Normally, I think and process the world around me in English simply because it comes more naturally and proficiently for me. The one exception is food. When it comes to food, my brain switches back and forth between English and Cantonese.
There are some cultures in the world that are food centric. Chinese is definitely one of them. The volume of adjectives and phrases associated with food in the Cantonese language is enormous in comparison to English.
With English I have to ramble on in an effort to describe exactly what I experienced and often only to come away with a near perfect description. In comparison, I find Cantonese much more succinct in terms of describing aromas, tastes and textures of food.
I found myself in this situation with my write up for the Tamago Ramen I had at Marutama Ramen. I was grasping at how to describe the broth Marutama used in its ramen when the perfect Cantonese adjective popped into my head.
Now here’s my best attempt to describe the taste of the soup in English.
The broth reminded me of the chicken soup my mom would make when I was sick as a kid. She would take stewing chicken, just a few slices of ginger and some dried red dates and simmer a soup for 4 -5 hours.
The broth had an intense chicken flavour but that was it. It’s not complex or robust like the pork soups serve by other ramen shops in the city. The chicken flavour bursts onto your palate with the first sip and then disappears leaving no aftertaste much like a firework brilliantly exploding in the night sky and as quickly fading into black.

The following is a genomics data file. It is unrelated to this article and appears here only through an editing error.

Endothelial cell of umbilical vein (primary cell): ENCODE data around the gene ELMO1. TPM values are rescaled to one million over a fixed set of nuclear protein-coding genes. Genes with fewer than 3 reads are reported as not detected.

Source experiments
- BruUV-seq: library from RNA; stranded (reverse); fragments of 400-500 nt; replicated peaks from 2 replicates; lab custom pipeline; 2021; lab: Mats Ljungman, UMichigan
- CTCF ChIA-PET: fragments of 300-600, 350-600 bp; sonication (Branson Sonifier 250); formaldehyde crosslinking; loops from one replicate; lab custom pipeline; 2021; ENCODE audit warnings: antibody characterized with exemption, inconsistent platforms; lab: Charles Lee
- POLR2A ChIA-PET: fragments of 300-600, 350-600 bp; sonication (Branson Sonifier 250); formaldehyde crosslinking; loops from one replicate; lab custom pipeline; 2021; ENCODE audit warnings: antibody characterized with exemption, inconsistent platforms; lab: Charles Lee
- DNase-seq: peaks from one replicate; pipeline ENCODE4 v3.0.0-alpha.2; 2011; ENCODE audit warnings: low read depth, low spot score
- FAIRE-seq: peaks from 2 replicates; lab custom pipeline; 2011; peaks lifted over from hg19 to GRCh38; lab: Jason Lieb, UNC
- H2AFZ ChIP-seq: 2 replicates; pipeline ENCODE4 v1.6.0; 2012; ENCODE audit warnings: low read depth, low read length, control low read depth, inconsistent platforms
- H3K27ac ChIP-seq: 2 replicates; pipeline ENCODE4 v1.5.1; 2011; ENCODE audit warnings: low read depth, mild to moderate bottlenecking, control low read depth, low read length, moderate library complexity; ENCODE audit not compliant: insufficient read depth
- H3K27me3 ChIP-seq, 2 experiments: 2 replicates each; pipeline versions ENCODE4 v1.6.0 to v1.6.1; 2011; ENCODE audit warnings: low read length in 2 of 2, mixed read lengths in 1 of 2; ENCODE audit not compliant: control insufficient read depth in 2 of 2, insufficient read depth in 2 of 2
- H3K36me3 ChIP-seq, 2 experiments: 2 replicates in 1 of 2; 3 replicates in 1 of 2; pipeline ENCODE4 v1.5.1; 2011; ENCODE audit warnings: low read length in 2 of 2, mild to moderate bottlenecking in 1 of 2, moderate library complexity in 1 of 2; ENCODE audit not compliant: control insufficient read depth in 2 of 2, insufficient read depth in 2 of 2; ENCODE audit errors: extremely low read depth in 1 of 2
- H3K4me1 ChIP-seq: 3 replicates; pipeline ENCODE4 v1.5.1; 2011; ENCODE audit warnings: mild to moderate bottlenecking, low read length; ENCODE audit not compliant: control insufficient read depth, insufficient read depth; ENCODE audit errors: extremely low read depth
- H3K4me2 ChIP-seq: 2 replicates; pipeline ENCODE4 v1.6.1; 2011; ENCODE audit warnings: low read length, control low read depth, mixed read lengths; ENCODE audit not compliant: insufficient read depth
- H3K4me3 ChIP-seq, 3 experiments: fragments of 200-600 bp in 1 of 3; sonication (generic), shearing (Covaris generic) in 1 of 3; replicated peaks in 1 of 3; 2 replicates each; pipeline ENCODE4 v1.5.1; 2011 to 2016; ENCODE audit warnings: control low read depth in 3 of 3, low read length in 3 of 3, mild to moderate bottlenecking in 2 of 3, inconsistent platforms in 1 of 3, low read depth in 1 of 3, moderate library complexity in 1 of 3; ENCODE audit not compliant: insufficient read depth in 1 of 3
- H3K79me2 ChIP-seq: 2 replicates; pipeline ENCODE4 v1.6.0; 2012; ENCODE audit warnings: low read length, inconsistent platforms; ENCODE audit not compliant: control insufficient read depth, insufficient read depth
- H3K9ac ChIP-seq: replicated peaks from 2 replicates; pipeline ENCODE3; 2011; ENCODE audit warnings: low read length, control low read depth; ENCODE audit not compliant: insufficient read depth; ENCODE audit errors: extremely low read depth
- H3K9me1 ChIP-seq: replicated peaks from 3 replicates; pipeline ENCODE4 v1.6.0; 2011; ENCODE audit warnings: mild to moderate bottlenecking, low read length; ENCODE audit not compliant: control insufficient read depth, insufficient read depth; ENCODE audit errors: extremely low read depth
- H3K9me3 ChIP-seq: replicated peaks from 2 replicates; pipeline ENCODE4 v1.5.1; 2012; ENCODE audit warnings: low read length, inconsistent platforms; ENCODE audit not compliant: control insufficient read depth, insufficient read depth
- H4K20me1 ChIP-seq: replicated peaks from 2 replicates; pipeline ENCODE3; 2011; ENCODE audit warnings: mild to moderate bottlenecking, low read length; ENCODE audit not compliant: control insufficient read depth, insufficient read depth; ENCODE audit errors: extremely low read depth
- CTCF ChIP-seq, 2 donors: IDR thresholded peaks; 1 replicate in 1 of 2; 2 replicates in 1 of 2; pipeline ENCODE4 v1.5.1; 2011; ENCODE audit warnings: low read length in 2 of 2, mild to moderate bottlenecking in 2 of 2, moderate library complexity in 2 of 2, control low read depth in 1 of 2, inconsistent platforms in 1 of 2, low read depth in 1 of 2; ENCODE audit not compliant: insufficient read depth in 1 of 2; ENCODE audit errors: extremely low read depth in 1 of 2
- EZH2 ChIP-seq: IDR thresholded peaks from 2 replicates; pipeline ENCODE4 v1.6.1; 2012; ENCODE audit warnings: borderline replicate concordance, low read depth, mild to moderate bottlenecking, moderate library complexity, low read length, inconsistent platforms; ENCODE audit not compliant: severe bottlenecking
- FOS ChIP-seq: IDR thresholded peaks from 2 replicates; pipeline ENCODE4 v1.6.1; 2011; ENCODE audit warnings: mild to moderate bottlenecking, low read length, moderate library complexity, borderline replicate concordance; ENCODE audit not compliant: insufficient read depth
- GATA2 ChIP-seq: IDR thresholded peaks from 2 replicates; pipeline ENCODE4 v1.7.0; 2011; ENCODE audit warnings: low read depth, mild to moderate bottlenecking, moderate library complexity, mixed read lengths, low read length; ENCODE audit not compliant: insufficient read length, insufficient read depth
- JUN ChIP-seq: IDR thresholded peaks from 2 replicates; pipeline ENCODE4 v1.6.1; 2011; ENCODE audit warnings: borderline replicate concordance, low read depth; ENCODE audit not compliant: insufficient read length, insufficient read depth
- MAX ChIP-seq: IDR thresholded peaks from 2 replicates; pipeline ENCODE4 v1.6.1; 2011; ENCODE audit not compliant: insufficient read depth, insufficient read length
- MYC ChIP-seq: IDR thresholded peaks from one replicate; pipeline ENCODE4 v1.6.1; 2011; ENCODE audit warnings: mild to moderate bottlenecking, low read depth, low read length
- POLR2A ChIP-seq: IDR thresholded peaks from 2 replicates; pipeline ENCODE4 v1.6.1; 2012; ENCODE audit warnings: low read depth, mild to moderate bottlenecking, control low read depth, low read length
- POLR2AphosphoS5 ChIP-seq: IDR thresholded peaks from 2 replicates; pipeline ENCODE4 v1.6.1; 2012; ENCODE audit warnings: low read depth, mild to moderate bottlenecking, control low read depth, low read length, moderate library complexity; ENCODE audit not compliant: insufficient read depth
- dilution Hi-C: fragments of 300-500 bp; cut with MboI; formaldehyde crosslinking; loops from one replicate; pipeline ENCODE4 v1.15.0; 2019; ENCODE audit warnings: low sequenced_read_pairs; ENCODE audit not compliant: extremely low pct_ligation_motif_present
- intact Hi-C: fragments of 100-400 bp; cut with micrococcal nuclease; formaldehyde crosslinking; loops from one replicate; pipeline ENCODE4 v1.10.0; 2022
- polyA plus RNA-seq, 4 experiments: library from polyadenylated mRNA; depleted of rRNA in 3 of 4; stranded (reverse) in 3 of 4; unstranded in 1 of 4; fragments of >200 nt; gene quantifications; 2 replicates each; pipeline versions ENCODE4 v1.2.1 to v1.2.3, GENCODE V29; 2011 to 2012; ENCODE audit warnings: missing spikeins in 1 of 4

See the difference a language can make, five sentences and about 103 words versus 2 Chinese characters (well maybe 3 Chinese Characters as I would add the character for “very”).
With such as simple yet satisfying broth, the noodles that went with it were very fine, probably the thinnest I come across in Vancouver. They worked very well with the soup and I have a feeling that coarser noodles might have overwhelmed the soup.
Much has been made about the marinated egg that is served at Marutama. It is definitely a great marinated egg. Cooked perfect with a medium yolk, what made the egg stand out was that even the yolk had a taste of the marinade. In addition the white around the yolk was not hard boiled but was just barley cooked.
Another component of the ramen that was distinct was the use of Aosa seaweed. Its aroma was the first thing I noticed when the bowl of noodle was placed in front of me. It definitely stimulated my appetite with its fresh ocean smell. The Aosa seaweed complemented the broth and noodles well.
The waitress offered me perfectly fried sliced garlic to go with the ramen. Thankfully I only put a few in, as the strong garlic taste dominated the few bites they were in, masking all the flavours. I actually cannot imagine the garlic chips overwhelming a complex pork broth, which speaks to how different and simpler Marutama’s fare is.
From the tasty but uncomplicated chicken soup, fine noodles, well prepared egg, Aosa seaweed and a slice of sweet pork, the Tamago ramen is a delicious but much more delicate ramen bowl in comparison to the pork based soups offered by their competitors in Vancouver.
From another perspective, Marutama serves a phenomenal bowl of Japanese style chicken noodle soup. Since I can’t always get my moms slow simmered “clear sweet” chicken soups, I can actually see myself wanting their tamago ramen if I felt a cold coming on or if I was just recovering from the flu.
The tamago ramen is a well-executed, quality bowl of noodles. In my books, Marutama has joined the lead pack of Ramen slingers in this city.